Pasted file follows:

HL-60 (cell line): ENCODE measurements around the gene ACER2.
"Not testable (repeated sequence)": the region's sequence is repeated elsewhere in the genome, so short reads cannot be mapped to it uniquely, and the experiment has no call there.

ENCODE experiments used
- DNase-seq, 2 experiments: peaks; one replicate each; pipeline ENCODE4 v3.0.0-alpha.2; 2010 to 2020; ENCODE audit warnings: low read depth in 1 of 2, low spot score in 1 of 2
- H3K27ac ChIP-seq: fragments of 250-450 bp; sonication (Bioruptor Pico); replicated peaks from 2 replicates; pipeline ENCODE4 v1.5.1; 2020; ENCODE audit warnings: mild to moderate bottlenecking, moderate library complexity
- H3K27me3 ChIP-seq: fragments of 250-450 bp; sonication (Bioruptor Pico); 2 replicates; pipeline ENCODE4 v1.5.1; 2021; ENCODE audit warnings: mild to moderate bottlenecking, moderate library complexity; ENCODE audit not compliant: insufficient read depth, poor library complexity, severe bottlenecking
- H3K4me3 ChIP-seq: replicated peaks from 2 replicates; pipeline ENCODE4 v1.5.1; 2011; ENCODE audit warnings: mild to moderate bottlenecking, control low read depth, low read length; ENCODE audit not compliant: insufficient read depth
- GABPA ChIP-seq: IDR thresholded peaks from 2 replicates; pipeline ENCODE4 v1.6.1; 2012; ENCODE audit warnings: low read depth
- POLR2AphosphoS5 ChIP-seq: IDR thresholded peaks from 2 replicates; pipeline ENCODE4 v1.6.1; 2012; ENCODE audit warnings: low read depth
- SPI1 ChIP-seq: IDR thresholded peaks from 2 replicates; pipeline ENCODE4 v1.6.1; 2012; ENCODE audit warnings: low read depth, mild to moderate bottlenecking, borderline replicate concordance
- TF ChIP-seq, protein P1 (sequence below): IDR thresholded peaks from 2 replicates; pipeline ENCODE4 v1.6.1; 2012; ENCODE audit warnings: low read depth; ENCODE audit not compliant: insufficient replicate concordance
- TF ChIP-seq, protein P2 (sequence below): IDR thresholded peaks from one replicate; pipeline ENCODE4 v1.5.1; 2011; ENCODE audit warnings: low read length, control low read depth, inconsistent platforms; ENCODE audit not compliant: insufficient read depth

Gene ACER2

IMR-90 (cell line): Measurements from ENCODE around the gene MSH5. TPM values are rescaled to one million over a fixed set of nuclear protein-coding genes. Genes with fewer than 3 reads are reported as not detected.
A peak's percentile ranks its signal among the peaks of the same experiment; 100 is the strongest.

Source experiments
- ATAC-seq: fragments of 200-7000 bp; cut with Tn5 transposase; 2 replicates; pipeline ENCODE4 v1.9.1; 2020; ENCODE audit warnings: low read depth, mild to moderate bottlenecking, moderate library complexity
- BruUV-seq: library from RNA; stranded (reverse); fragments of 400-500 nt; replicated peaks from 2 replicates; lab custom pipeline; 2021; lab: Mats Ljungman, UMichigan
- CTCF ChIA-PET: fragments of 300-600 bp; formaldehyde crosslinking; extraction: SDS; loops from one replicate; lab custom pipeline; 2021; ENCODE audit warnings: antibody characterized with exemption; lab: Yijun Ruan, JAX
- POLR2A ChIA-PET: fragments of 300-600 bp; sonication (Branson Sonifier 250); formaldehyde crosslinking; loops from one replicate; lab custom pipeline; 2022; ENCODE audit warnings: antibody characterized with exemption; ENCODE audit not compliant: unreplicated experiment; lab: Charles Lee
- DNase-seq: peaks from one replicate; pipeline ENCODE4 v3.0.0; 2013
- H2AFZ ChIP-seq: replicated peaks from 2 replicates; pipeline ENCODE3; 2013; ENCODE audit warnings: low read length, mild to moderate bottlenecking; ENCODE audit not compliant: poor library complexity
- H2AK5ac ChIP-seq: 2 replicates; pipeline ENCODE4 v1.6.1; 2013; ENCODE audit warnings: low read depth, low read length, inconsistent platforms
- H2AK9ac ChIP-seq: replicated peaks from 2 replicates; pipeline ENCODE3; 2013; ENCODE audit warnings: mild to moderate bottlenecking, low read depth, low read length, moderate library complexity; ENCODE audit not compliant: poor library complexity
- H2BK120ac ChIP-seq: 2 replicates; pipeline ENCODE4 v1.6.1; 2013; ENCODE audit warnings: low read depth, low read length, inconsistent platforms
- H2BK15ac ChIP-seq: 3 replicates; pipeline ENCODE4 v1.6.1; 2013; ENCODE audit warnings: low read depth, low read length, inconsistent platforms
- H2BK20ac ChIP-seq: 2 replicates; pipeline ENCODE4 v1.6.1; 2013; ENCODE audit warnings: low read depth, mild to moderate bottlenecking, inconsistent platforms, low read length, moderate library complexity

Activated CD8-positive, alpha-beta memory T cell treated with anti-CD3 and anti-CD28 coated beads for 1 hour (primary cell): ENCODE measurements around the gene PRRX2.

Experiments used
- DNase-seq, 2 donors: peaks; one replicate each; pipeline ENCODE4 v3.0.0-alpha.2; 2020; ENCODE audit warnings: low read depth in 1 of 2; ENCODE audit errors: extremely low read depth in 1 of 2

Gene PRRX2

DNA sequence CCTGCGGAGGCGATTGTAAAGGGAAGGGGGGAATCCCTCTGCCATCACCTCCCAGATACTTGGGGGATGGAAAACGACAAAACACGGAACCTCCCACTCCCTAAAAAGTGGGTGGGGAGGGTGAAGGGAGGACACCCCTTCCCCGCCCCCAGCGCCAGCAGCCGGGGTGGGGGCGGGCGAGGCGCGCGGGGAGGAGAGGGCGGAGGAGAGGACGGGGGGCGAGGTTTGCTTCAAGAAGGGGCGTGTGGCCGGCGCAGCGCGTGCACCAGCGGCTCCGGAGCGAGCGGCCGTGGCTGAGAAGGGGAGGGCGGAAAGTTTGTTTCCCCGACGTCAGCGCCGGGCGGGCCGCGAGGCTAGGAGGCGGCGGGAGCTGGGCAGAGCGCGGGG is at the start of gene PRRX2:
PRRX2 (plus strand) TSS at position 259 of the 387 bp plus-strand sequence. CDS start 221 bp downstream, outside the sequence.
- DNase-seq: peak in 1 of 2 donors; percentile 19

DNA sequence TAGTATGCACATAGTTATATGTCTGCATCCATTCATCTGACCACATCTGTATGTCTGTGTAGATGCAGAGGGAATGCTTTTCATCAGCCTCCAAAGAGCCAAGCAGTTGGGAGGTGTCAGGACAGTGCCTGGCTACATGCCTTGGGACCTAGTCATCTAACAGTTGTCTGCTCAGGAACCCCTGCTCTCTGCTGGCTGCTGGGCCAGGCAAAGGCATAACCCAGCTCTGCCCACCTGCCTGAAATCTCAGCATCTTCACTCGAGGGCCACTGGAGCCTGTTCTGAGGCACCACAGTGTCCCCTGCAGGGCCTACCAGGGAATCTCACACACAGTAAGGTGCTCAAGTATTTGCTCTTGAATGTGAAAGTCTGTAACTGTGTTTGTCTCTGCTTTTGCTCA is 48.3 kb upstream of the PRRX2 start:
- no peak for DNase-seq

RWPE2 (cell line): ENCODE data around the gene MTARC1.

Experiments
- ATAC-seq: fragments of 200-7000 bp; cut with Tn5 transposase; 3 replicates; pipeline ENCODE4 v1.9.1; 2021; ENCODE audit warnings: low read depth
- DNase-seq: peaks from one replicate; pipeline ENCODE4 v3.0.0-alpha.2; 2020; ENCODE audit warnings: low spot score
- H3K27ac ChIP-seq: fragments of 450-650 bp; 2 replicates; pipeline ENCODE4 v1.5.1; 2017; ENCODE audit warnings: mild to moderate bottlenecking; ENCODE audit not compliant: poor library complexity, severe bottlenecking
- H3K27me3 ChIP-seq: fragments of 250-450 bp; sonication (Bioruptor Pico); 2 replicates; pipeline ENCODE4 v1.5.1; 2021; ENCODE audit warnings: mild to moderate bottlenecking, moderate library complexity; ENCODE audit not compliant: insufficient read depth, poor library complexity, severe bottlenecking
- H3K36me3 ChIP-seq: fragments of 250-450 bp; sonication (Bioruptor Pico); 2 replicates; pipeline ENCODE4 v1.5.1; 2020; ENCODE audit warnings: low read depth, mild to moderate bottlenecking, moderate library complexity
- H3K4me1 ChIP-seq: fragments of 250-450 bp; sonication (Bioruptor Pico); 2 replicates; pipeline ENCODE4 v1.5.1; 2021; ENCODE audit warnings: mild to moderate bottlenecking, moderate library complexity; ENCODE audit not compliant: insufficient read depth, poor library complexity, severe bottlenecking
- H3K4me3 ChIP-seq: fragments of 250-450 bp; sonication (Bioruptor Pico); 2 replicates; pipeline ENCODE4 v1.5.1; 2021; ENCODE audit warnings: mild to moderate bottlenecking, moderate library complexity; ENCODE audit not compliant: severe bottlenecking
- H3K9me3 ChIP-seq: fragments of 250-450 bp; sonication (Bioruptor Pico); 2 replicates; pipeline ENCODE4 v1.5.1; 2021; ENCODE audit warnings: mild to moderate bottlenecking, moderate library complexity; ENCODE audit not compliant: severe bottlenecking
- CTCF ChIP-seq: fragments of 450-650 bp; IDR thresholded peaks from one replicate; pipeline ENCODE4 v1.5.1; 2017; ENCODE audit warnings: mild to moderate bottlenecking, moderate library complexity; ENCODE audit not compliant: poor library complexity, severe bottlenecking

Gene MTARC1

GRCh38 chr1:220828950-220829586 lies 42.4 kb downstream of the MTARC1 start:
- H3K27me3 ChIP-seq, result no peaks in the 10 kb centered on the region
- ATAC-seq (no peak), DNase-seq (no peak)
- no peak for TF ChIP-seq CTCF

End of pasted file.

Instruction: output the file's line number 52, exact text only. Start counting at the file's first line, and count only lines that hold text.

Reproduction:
- no peak for TF ChIP-seq CTCF